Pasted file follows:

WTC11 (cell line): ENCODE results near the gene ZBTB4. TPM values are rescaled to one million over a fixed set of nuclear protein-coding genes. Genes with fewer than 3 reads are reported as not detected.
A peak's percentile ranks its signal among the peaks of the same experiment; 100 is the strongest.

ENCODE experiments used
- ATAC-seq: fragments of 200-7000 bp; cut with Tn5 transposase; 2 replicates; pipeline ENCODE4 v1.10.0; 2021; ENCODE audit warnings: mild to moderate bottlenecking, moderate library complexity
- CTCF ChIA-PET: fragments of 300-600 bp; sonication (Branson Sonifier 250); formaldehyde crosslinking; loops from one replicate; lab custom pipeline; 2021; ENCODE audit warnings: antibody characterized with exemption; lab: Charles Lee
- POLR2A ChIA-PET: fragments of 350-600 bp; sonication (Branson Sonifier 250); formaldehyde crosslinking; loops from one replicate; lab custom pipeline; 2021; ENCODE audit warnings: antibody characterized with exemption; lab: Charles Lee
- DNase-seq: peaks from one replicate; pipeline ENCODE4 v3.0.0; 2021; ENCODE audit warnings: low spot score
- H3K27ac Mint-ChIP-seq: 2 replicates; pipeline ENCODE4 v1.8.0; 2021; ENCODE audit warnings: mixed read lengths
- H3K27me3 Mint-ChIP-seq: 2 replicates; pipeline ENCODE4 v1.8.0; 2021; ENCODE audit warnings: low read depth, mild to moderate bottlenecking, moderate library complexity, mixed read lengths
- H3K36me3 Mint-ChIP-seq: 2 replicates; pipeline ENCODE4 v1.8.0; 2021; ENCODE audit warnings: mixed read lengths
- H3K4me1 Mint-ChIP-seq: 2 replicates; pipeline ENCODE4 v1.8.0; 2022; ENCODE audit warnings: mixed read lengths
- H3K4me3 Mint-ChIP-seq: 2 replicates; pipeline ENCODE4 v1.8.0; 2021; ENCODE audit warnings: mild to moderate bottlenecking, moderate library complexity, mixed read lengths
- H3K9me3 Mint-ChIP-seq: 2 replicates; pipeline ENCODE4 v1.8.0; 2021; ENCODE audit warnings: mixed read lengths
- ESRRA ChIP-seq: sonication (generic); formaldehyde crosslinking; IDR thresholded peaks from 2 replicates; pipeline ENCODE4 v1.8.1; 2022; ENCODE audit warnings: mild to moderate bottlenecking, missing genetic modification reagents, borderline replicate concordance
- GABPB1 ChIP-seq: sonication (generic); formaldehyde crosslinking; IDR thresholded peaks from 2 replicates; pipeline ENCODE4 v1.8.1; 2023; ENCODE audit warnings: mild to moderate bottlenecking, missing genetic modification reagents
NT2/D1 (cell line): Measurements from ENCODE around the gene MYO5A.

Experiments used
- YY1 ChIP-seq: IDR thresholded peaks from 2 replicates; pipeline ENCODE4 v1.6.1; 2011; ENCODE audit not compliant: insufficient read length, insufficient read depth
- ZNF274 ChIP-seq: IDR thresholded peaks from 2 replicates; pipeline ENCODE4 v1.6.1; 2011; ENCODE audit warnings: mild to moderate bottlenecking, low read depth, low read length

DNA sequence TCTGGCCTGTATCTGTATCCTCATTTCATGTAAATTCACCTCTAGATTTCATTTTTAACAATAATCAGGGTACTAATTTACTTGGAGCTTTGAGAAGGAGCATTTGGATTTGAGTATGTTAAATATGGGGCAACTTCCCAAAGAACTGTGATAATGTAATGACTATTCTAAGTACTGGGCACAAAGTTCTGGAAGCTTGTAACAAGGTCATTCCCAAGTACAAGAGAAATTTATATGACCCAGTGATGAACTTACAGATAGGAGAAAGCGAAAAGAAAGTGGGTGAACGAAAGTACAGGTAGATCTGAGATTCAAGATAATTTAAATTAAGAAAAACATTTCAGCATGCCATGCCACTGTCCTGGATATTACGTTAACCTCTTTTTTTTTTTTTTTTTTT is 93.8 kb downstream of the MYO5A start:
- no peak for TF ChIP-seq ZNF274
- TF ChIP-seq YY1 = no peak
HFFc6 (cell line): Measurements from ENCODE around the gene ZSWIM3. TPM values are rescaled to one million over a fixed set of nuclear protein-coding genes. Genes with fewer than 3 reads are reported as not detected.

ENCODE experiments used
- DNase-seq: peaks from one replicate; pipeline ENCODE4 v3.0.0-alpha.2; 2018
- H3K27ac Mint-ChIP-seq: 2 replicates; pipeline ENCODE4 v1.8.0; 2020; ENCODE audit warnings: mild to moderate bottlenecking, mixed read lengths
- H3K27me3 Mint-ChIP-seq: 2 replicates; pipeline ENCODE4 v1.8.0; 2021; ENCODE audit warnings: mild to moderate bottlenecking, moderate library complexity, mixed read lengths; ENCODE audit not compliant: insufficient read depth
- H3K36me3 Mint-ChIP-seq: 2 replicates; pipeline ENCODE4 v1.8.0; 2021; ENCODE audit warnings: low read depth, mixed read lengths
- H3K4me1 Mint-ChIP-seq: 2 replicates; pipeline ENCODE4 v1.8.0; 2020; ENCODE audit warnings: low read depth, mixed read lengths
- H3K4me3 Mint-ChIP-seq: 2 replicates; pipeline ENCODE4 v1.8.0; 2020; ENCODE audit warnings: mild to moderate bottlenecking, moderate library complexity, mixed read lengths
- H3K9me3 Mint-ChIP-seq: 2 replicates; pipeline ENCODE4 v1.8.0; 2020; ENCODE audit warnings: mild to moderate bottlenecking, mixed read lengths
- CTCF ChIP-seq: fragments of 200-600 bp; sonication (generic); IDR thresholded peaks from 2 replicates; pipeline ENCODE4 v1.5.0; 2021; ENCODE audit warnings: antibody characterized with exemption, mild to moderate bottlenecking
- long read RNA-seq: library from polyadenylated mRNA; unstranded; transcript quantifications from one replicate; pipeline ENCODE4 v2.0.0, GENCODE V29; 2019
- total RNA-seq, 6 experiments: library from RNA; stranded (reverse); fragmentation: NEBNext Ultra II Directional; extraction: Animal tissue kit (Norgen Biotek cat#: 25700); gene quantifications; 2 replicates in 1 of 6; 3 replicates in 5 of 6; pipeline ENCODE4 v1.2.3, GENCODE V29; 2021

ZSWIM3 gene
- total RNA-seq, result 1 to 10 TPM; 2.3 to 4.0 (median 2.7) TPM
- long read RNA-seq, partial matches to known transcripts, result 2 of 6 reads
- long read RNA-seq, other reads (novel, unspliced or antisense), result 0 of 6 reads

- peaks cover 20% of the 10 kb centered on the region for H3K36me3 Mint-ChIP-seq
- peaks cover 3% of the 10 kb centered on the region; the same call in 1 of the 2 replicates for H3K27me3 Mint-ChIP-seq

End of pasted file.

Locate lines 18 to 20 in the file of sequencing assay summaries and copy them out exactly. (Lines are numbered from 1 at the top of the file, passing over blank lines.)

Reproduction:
- YY1 ChIP-seq: IDR thresholded peaks from 2 replicates; pipeline ENCODE4 v1.6.1; 2011; ENCODE audit not compliant: insufficient read length, insufficient read depth
- ZNF274 ChIP-seq: IDR thresholded peaks from 2 replicates; pipeline ENCODE4 v1.6.1; 2011; ENCODE audit warnings: mild to moderate bottlenecking, low read depth, low read length

DNA sequence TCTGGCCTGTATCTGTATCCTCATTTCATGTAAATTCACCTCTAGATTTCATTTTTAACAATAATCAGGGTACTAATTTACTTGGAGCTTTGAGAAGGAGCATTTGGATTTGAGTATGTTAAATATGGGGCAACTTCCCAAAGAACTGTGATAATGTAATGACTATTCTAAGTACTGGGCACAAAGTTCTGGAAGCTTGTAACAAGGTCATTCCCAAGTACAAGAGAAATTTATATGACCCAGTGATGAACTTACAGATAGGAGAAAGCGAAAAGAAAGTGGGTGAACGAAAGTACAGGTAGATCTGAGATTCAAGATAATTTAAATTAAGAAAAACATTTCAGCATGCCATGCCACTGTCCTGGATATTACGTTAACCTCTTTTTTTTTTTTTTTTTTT is 93.8 kb downstream of the MYO5A start: